Credit for the Elderly or Disabled
You may be able to take the Credit for the Elderly or the Disabled if you were age 65 or older at the end of last year, or if you are retired on permanent and total disability, according to the IRS.
Refinancing Your Home
Taxpayers who refinanced their homes may be eligible to deduct some costs associated with their loans.
Earned Income Tax Credit for Certain Workers
Millions of Americans forgo critical tax relief each year by failing to claim the Earned Income Tax Credit (EITC), a federal tax credit for individuals who work but do not earn high incomes. Taxpayers who qualify and claim the credit could pay less federal tax, pay no tax or even get a tax refund.
Plug-In Electric Vehicles (PEVs)
Internal Revenue Code Section 30D provides a credit for Qualified Plug-in Electric Drive Motor Vehicles including passenger vehicles and light trucks.
When preparing to file your federal tax return, don't forget your contributions to charitable organizations. Your donations can add up to a nice tax deduction if you itemize on IRS Form 1040, Schedule A.
The IRS reminds taxpayers that specific rules apply for taking a tax deduction for donating cars to charities.
Filing an Extension
If you can't meet the April 15 deadline to file your tax return, you can get an automatic six month extension of time to file from the IRS. The extension will give you extra time to get the paperwork in to the IRS, but it does not extend the time you have to pay any tax due. You will owe interest on any amounts not paid by the April deadline, plus a late payment penalty if you have paid less than 90 percent of your total tax by that date.
Ayuda en Espanol
If you need federal tax information, the IRS provides free Spanish language products and services. Pages on the IRS.gov, tax topics, refund information, tax publications and toll-free telephone assistance are all available in the Spanish-language.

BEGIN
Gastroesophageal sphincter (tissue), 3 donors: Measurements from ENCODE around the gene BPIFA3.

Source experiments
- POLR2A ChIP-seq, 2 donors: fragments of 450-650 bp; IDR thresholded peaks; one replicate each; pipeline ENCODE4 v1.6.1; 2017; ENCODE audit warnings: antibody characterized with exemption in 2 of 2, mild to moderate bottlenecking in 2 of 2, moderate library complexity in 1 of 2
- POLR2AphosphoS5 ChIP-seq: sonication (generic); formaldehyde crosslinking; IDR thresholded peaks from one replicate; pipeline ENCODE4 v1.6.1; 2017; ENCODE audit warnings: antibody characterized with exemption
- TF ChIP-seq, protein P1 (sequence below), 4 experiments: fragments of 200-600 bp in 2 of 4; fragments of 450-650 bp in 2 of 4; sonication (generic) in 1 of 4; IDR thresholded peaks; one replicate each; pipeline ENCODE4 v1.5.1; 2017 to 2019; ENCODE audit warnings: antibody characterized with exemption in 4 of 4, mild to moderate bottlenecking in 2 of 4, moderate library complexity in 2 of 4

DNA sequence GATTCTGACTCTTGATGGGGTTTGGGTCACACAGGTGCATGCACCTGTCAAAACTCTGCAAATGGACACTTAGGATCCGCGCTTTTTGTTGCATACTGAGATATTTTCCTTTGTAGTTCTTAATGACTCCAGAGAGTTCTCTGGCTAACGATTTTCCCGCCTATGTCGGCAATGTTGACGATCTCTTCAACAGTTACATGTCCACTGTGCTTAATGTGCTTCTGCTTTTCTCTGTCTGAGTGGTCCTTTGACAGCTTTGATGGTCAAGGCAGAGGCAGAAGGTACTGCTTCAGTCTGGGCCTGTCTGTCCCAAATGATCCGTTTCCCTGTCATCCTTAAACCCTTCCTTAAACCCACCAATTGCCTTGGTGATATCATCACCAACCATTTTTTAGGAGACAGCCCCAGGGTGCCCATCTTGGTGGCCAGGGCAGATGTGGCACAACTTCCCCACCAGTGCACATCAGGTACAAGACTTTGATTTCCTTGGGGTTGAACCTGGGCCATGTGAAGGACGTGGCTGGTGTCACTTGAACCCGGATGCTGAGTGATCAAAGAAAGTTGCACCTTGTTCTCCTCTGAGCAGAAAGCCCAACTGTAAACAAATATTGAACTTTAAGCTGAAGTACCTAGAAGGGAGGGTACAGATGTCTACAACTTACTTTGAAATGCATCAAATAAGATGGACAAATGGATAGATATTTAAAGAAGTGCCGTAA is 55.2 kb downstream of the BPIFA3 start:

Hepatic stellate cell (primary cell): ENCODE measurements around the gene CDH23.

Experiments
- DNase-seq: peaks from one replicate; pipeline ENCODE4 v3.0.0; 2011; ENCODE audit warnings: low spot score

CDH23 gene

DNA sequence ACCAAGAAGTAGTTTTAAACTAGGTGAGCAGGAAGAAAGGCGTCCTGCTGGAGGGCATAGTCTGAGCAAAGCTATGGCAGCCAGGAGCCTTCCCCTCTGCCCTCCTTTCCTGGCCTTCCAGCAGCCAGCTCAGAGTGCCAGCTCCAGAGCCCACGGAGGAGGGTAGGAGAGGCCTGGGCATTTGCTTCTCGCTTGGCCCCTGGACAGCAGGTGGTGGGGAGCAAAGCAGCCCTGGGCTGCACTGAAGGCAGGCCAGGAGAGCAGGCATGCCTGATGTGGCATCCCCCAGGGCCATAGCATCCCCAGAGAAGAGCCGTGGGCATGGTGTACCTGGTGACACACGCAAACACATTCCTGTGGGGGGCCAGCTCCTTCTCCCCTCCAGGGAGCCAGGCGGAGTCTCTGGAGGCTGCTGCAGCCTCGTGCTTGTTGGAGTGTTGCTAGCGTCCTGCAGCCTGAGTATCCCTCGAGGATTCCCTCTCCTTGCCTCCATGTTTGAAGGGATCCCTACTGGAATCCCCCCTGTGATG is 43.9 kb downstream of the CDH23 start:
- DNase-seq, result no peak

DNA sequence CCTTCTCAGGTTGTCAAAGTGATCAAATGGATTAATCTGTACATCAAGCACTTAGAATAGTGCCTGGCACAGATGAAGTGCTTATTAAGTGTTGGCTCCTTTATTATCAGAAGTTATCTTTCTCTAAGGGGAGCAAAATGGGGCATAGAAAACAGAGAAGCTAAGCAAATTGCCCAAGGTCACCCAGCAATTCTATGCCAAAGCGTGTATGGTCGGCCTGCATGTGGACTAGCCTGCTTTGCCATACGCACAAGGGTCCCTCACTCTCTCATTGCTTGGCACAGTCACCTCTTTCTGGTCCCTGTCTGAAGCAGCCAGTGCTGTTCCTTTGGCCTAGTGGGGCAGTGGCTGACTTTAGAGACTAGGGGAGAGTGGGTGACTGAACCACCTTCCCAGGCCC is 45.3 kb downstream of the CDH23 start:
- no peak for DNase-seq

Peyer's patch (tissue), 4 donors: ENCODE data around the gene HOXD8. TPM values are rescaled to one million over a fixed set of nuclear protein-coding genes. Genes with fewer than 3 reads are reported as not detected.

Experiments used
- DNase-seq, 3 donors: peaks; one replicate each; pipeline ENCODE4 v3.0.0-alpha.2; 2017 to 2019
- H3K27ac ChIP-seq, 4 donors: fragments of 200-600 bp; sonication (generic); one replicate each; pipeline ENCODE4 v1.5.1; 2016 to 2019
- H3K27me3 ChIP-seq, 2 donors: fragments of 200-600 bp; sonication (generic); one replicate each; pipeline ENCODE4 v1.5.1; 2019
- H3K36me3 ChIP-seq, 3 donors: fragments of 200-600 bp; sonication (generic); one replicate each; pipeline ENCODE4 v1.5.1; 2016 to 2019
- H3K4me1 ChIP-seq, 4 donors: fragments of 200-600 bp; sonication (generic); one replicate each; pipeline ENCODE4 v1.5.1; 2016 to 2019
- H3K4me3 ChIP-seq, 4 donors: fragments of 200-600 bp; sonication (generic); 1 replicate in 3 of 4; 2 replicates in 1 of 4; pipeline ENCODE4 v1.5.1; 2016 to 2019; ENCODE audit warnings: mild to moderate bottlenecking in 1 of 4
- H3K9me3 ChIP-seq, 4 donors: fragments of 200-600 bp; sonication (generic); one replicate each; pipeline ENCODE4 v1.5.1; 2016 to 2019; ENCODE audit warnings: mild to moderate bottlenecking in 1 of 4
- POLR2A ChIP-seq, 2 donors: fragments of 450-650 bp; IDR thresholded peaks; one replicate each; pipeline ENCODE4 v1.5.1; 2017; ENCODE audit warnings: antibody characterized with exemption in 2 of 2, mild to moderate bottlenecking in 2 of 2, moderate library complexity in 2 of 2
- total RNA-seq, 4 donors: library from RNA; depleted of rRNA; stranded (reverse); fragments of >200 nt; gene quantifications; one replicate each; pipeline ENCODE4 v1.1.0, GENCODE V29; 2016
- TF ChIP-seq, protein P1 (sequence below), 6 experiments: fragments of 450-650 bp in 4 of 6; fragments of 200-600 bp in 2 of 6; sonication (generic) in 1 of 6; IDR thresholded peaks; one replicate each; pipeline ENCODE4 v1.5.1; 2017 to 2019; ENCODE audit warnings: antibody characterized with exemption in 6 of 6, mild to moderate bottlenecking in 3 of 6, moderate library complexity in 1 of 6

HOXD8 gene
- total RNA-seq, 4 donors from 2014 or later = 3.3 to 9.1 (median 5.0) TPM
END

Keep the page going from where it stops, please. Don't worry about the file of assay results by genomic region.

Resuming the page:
Oops! You've discovered an error after your tax return has been filed. What should you do? You may need to amend your return.
5 Tips For Early Preparation
Earlier is better when it comes to working on your taxes. The IRS encourages everyone to get a head start on tax preparation. Not only do you avoid the last-minute rush, early filers also get a faster refund.
Check Withholding to Avoid a Tax Surprise
If you owed tax last year or received a large refund you may want to adjust your tax withholding. Owing tax at the end of the year could result in penalties being assessed.
Tax Incentives for Higher Education
he tax code provides a variety of tax incentives for families who are paying higher education costs or are repaying student loans. You may be able to claim an American Opportunity Credit or Lifetime Learning Credit for the qualified tuition and related expenses of the students in your family who are enrolled in eligible educational institutions.
ROTH IRA Contributions
Confused about whether you can contribute to a Roth IRA? The IRS suggests checking these simple rules.
If you haven't contributed funds to an Individual Retirement Arrangement (IRA) for last tax year, or if you've put in less than the maximum allowed, you still have time to do so. You can contribute to either a traditional or Roth IRA until the April 15 due date for filing your tax return for last year, not including extensions.
Coverdell Savings Accounts
A Coverdell Education Savings Account (ESA) is a savings account created as an incentive to help parents and students save for education expenses.
Capital Gains and Losses
Almost everything you own and use for personal purposes, pleasure or investment is a capital asset. The IRS says when you sell a capital asset, such as stocks, the difference between the amount you sell it for and your basis, which is usually what you paid for it, is a capital gain or a capital loss. While you must report all capital gains, you may deduct only your capital losses on investment property, not personal property.
Deducting Mortgage Interest
If you own a home, you can claim a deduction for the interest paid. To be deductible, the interest you pay must be on a loan secured by your main home or a second home. The loan can be a first or second mortgage, a home improvement loan, or a home equity loan.
Tax Saving Techniques
Some generally recognized financial planning tools that may help you reduce your tax bill.